The deeper the anesthesia (general endotracheal), the better the results. In addition, evidence is mounting that slower shockwave delivery (6080 per min) improves the results. New lithotriptors that have 2 shock heads, which deliver a synchronous or asynchronous pair of shocks (possibly increasing efficacy), have attracted great interest. The shock head delivers shockwaves developed from an electrohydraulic, electromagnetic, or piezoelectric source. The shockwaves are focused on the calculus, and the energy released as the shockwave impacts the stone produces fragmentation. The resulting small fragments pass in the urine. SWL is limited somewhat by the size and location of the calculus. A stone larger than 1.5 cm in diameter or one located in the lower section of the kidney is treated less successfully. Fragmentation still occurs, but the large volume of fragments or their location in a dependent section of the kidney precludes complete passage. In addition, results may not be optimal in large patients, especially if the skintostone distance exceeds 10 cm.[56]

Along with SWL, ureteroscopic manipulation of a stone (see the image below) is a commonly applied method of stone removal. A small endoscope, which may be rigid, semirigid, or flexible, is passed into the bladder and up the ureter to directly visualize the stone.

Two calculi in a dependent calyx of the kidney (lower pole) visualized through a flexible fiberoptic ureteroscope. In another location, these calculi might have been treated with extracorporeal shockwave lithotripsy (ESWL), but, after being counseled regarding the lower success rate of ESWL for stones in a dependent location, the patient elected ureteroscopy. Note that the image provided by fiberoptics, although still acceptable, is inferior to that provided by the rodlens optics of the rigid ureteroscope in the previous picture.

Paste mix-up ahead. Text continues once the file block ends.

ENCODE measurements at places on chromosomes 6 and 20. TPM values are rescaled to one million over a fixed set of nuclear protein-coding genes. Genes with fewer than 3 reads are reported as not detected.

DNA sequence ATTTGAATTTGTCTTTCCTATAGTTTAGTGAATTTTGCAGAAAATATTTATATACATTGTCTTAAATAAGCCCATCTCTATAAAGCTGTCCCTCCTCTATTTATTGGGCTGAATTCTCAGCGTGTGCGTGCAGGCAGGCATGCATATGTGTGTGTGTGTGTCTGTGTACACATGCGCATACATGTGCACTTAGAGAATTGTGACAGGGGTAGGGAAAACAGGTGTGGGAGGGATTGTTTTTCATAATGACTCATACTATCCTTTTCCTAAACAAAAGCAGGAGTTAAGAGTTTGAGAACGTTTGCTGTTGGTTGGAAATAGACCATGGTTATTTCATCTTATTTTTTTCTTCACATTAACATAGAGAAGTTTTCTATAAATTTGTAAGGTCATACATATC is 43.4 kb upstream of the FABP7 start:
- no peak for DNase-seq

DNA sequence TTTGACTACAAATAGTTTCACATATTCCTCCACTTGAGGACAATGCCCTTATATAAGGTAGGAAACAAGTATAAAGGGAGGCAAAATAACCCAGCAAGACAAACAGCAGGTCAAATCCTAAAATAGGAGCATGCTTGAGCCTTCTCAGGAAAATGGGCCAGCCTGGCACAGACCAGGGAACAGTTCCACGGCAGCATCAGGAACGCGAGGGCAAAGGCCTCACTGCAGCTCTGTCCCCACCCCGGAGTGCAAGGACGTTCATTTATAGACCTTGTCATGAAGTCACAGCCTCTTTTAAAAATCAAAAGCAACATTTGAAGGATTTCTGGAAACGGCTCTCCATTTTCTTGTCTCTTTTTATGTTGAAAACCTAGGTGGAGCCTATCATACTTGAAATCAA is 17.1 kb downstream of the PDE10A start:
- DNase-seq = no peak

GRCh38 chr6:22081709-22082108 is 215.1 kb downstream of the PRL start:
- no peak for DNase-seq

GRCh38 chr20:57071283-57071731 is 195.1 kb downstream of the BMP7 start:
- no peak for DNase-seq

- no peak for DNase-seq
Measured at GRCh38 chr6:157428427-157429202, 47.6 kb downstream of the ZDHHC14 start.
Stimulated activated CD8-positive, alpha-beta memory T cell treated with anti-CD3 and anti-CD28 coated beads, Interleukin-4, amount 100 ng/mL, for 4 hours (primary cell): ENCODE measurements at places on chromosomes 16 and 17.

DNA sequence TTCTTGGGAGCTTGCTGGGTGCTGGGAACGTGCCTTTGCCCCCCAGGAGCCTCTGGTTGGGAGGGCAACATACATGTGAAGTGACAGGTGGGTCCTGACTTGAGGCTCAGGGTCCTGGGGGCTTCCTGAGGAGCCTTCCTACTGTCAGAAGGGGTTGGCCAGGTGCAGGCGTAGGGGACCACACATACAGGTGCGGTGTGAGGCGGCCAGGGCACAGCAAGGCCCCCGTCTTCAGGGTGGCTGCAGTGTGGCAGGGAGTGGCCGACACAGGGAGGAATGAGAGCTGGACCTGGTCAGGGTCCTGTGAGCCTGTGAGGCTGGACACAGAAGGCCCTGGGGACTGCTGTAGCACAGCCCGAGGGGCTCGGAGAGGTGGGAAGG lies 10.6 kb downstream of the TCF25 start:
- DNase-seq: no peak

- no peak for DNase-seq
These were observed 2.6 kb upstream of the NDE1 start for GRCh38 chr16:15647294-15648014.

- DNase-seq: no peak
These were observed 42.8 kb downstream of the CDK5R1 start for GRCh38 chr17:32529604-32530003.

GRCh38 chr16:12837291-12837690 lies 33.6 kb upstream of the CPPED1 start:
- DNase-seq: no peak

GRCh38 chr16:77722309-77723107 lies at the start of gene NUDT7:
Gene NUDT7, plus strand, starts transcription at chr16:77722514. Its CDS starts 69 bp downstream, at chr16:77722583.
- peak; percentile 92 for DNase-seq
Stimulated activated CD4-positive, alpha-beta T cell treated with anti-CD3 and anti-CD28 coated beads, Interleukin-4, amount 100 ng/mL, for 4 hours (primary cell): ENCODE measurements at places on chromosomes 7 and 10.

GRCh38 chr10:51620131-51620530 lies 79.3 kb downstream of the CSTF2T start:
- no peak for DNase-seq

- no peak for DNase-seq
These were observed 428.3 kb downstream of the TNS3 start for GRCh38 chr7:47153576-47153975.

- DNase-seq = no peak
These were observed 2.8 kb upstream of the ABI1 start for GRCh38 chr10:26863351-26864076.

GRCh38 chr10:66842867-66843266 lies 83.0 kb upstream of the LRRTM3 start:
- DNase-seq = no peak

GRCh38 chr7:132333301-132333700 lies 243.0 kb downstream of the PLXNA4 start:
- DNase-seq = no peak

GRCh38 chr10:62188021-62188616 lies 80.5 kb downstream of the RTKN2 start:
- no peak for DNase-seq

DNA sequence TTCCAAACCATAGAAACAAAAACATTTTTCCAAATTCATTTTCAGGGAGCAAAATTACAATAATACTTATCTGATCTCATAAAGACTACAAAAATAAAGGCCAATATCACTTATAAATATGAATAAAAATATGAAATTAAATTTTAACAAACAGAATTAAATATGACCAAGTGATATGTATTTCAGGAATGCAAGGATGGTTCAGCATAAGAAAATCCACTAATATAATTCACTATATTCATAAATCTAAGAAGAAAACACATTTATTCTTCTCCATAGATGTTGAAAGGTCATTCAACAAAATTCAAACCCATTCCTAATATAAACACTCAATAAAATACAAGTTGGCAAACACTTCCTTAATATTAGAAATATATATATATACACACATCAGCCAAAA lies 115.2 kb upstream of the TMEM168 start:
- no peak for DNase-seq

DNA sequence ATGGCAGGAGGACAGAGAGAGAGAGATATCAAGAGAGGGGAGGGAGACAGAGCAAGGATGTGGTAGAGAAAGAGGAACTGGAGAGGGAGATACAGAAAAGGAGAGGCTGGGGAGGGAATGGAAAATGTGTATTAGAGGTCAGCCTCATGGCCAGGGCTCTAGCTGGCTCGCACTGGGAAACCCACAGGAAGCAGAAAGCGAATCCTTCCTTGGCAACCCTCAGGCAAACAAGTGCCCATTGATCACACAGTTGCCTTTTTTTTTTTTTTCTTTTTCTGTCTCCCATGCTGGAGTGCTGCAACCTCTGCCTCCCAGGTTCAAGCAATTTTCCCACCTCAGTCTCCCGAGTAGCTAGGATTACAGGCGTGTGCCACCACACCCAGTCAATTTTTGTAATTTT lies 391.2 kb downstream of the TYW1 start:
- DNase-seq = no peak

Ureteroscopy is especially suitable for removal of stones that are 12 cm, lodged in the lower calyx or below, cystine stones, and high attenuation (“hard”) stones. The typical patient has acute symptoms caused by a distal ureteral stone, usually measuring 58 mm. Stones smaller than 5 mm in diameter generally are retrieved using a stone basket, whereas tightly impacted stones or those larger than 5 mm are manipulated proximally for SWL or are fragmented using an endoscopic directcontact fragmentation device. Often, a ureteral stent must be placed after ureteroscopy in order to prevent obstruction from ureteral spasm and edema. Since a ureteral stent is often uncomfortable, many urologists eschew stent placement following ureteroscopy in selected patients.[57]

Percutaneous nephrostolithotomy
Percutaneous nephrostolithotomy allows fragmentation and removal of large calculi from the kidney and ureter. Because of their increased morbidity compared with SWL and ureteroscopy, percutaneous procedures are generally reserved for large and/or complex renal stones and failures from the other 2 modalities. Percutaneous nephrostolithotomy is especially useful for stones larger than 2 cm in diameter. A needle and then a wire, over which is passed a hollow sheath, are inserted directly into the kidney through the skin of the flank. Percutaneous access to the kidney typically involves a sheath with a 1cm lumen, which will admit relatively large endoscopes with powerful and effective lithotrites that can rapidly fragment and remove large stone volumes. Renal calyces, pelvis, and proximal ureter can be examined and stones extracted with or without prior fragmentation. In some cases, a combination of SWL and a percutaneous technique is necessary to completely remove all stone material from a kidney. This technique, called sandwich therapy, is reserved for staghorn or other complicated stone cases. In such cases, experience has shown that the final procedure should be percutaneous nephrostolithotomy.

Open nephrostomy
Open nephrostomy has been used less and less often since the development of SWL and endoscopic and percutaneous techniques; it now constitutes less than 1% of all interventions. Disadvantages include longer hospitalization, longer convalescence, and increased requirements for blood transfusion.


http://www.nutritionmd.org/health_care_providers/renal/nephrolithiasis_diagnosis.html http://emedicine.medscape.com/article/437096overview